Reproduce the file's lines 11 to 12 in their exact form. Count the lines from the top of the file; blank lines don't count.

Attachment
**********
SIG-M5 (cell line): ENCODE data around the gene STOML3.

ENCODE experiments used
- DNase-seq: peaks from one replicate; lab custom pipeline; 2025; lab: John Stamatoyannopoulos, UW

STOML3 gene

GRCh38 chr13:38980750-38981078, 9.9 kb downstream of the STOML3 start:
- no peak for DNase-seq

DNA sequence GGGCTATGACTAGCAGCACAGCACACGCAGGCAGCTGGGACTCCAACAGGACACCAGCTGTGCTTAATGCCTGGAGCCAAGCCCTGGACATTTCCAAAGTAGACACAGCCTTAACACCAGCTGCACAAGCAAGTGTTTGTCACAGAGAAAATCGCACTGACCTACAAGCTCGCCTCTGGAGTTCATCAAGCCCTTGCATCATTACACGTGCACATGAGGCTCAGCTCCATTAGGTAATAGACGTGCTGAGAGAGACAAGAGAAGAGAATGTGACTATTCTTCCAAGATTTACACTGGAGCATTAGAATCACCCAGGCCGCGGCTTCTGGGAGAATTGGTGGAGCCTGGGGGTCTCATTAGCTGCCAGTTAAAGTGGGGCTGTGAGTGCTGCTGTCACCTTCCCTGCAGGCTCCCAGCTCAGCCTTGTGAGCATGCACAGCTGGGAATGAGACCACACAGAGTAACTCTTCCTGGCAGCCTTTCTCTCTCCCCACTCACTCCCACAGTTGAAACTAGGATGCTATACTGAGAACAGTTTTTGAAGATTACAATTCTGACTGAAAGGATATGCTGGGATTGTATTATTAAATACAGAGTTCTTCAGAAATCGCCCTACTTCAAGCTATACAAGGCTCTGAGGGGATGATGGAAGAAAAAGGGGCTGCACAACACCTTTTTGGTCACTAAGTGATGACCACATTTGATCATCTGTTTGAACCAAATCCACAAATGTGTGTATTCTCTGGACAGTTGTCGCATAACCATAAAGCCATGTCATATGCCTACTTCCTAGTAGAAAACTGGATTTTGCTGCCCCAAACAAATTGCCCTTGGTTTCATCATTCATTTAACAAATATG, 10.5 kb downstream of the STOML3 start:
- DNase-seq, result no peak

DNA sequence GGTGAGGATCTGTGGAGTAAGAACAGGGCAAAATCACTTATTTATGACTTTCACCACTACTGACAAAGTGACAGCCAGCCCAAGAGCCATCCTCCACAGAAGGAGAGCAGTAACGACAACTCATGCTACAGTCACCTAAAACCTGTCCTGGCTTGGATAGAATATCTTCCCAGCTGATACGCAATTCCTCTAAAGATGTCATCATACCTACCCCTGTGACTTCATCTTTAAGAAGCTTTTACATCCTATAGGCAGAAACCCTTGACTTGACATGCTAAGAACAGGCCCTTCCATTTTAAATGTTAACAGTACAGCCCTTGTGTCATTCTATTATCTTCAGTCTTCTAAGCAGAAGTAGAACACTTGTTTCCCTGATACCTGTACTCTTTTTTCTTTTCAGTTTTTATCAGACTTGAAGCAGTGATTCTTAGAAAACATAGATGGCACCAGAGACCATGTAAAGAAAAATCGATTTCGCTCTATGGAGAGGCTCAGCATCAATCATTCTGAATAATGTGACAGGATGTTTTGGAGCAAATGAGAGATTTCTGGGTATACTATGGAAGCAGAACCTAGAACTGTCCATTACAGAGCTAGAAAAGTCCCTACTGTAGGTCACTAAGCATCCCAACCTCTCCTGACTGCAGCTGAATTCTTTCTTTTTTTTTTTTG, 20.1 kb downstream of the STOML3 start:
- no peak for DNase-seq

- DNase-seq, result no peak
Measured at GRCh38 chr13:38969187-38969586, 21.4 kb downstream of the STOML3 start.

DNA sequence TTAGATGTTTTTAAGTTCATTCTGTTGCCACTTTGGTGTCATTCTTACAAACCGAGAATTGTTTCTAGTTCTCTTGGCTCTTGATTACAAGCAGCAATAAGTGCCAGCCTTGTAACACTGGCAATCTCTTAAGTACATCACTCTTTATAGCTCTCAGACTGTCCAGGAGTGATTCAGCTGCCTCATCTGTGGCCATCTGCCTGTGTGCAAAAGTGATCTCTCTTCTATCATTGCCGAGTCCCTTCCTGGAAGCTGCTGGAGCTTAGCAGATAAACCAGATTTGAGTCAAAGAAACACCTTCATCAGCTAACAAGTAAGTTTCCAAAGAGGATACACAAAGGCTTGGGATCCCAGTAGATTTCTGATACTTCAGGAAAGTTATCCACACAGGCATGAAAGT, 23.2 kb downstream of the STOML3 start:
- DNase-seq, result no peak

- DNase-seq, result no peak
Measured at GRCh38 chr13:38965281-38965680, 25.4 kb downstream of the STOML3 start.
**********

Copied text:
- DNase-seq, result no peak
Measured at GRCh38 chr13:38969187-38969586, 21.4 kb downstream of the STOML3 start.